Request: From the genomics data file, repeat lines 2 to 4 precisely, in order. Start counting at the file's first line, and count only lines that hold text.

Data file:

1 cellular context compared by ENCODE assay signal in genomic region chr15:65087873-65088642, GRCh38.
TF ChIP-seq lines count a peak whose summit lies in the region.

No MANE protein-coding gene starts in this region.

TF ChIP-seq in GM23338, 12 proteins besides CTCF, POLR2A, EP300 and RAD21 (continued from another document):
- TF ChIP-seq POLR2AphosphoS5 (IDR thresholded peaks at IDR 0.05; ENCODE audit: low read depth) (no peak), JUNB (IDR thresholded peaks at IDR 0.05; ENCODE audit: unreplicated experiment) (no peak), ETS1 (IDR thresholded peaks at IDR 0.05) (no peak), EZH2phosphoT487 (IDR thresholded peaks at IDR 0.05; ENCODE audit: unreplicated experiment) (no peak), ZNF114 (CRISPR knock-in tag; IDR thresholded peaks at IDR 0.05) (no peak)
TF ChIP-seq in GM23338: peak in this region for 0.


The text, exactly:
TF ChIP-seq lines count a peak whose summit lies in the region.

No MANE protein-coding gene starts in this region.

TF ChIP-seq in GM23338, 12 proteins besides CTCF, POLR2A, EP300 and RAD21 (continued from another document):